Stüber Selected for IEEE Communications Society RCC Award



Gordon Stüber

Gordon L. Stüber has been named the recipient of the 2017 IEEE Communications Society Radio Communications Committee (RCC) Technical Recognition Award. The award will be presented at the next RCC meeting, which will be held during IEEE GLOBECOM 2017 on December 4-8 in Singapore.

The RCC Technical Recognition Award aims to promote radio communications research and development activities in both academia and industry. 

Stüber has been on the Georgia Tech School of Electrical and Computer Engineering (ECE) faculty since 1986 and currently holds the Joseph M. Pettit Chair Professorship. He leads the research of the Wireless Systems Laboratory, which focuses on physical layer wireless communications and communication signal processing.

Stüber has published over 300 refereed journal and conference papers in these areas and has graduated 32 Ph.D. students. He is also the author of the textbook, Principles of Wireless Communications, 4/e, 2017. Stüber has served as an elected Member-at-Large on the IEEE Communication Society Board of Governors, and is currently an elected Member of the IEEE Vehicular Technology Society Board of Governors, where he serves as the Awards Committee Chair. 

Weitnauer Receives Radio Club of America Award



Mary Ann Weitnauer has been named the recipient of the Vivian A. Carr Award, which will be presented by the Radio Club of America (RCA) at its 108th Banquet and Awards Presentation on November 17 in Pittsburgh, Pennsylvania.

The Vivian A. Carr Award recognizes outstanding achievements by a woman in the wireless industry, and the award’s namesake was a senior executive at Bell Labs and the first female member of the RCA, which is the world’s oldest wireless organization.  

A member of the Georgia Tech School of Electrical and Computer Engineering (ECE) faculty since 1989 and ECE’s Senior Associate Chair, Weitnauer leads the Smart Antenna Research Laboratory (SARL), which performs both experimental and theoretical studies. Her research since the mid 1990s has been focused on the lower three layers of MIMO wireless networks that have virtual or distributed antenna arrays, with emphasis on wireless LAN, ad hoc, mesh, and sensor networks.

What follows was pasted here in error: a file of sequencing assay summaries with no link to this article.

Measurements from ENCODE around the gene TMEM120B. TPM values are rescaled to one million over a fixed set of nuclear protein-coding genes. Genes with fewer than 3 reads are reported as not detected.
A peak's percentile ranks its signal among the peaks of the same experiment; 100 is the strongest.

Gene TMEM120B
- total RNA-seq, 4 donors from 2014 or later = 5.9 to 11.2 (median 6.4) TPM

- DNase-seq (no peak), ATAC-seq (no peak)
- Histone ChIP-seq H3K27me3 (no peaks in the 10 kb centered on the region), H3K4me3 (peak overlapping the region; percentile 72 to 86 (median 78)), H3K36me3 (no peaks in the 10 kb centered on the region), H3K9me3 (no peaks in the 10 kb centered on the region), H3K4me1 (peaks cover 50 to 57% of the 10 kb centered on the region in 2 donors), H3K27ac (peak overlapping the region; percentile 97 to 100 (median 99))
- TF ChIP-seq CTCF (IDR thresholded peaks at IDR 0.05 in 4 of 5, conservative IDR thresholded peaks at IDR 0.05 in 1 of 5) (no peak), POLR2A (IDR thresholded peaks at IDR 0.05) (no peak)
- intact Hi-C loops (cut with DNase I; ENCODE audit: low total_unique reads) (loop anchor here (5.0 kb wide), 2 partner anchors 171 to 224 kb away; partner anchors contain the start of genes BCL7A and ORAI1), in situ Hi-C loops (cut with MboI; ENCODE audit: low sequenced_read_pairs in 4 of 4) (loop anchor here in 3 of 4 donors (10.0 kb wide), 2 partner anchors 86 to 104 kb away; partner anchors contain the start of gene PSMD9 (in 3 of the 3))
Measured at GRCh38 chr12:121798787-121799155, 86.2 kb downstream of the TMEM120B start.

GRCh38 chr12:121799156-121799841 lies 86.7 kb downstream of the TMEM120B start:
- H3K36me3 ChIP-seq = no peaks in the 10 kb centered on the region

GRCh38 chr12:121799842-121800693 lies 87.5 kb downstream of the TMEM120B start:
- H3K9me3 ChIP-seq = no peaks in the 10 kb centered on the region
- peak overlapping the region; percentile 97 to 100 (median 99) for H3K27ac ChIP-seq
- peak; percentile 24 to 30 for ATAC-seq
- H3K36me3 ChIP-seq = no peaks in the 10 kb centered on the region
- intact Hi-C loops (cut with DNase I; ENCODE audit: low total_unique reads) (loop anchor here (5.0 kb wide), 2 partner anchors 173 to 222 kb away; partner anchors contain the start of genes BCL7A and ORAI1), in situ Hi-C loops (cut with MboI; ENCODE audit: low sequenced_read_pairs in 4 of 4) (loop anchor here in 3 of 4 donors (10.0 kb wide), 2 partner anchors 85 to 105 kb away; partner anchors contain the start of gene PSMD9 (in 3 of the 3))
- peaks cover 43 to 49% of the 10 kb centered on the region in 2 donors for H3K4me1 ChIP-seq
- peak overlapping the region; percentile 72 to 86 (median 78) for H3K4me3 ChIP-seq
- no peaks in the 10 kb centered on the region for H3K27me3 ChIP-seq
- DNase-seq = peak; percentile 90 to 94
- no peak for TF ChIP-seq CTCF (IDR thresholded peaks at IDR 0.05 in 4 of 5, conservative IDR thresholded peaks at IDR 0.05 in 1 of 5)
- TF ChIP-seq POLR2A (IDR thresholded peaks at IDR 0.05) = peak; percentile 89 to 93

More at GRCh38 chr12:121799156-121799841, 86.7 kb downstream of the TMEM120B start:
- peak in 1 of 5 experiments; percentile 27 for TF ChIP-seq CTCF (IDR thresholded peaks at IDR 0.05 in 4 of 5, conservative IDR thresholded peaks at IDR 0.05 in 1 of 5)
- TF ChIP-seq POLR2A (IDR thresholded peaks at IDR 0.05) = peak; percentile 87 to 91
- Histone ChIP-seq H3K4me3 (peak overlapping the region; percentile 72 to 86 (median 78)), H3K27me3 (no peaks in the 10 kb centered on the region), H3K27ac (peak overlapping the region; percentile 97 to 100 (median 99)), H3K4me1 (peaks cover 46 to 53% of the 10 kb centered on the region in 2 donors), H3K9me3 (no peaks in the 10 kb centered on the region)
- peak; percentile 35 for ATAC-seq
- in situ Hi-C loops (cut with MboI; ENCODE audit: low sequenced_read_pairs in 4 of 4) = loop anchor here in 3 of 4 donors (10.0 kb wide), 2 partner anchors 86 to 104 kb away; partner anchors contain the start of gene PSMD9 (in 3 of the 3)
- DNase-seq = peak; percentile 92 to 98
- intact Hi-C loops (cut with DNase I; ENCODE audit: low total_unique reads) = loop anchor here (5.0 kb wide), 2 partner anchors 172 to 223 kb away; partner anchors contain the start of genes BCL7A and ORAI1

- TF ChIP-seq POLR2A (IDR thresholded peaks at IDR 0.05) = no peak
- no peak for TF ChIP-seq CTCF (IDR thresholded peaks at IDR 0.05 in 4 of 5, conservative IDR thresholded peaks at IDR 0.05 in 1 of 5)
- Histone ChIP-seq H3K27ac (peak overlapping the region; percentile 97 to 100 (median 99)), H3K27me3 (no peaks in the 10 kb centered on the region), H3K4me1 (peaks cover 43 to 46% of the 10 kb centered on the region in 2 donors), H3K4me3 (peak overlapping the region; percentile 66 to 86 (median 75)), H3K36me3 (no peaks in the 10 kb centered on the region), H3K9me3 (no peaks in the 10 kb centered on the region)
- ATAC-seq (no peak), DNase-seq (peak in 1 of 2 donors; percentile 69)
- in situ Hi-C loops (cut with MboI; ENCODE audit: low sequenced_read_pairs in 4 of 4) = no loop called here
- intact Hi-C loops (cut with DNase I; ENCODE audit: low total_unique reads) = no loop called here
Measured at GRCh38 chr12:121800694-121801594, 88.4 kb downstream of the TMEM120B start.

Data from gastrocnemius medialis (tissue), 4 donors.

Recent SARL activities include synchronization for distributed or virtual arrays, nonlinear precoding and interference alignment for wireless LANS with distributed MIMO access points, modeling the residual from interference cancellation, distributed array-based network time synchronization, and millimeter wave communications.


Atlanta, GA



Jackie Nemeth

School of Electrical and Computer Engineering


Dupuis Honored with Materials Today Innovation Award



Materials Today Innovation Award Winner Russell Dupuis (center) with the Editors-in-Chief of Materials Today, Jun Lou (Rice University, left) and Gleb Yushin (also of Georgia Tech, right)

Russell D. Dupuis has been honored with the Materials Today Innovation Award. He was presented with the award at the 2019 Materials Research Society Fall Meeting and Exhibit, held December 1-6 in Boston, Massachusetts. Dupuis holds the Steve W. Chaddick Endowed Chair in Electro-Optics and is a Georgia Research Alliance Eminent Scholar in the Georgia Tech School of Electrical and Computer Engineering (ECE).

Dupuis was specifically recognized “for pioneering development of the metalorganic chemical vapor deposition (MOCVD) technology and seminal contributions to compound semiconductor materials and devices, including the first MOCVD III-V compound semiconductor solar cells, and advances in quantum-well semiconductor light emitters used in telecommunications and visible LEDs (light-emitting diodes).” 

Dupuis’ contributions to the development of MOCVD are among the most significant contributions made in the growth of semiconductor devices in the last 40 years. His work on the understanding and improvement of the MOCVD process was the key development that led to the demonstration of the first MOCVD-grown III-V compound semiconductor heterostructure solar cells, injection lasers, the first CW room-temperature quantum-well lasers grown by any materials technology, and the demonstration of high-reliability MOCVD lasers. These important achievements have had a great impact the efficient use of energy in the world.

Dupuis has been a member of the Georgia Tech ECE faculty since 2003. Prior to his arrival at Tech, he was a chaired professor at the University of Texas at Austin and worked at Texas Instruments, Rockwell International, and AT&T Bell Laboratories. 

In 2015, Dupuis was one of five pioneers to receive the Draper Prize for Engineering in recognition of the significant benefit to society created by the initial development and commercialization of LED technologies. He has also been recognized with the IEEE Edison Medal and as a Fellow of the IEEE, OSA, the American Physical Society, and the American Association for the Advancement of Science for his achievements in this field.

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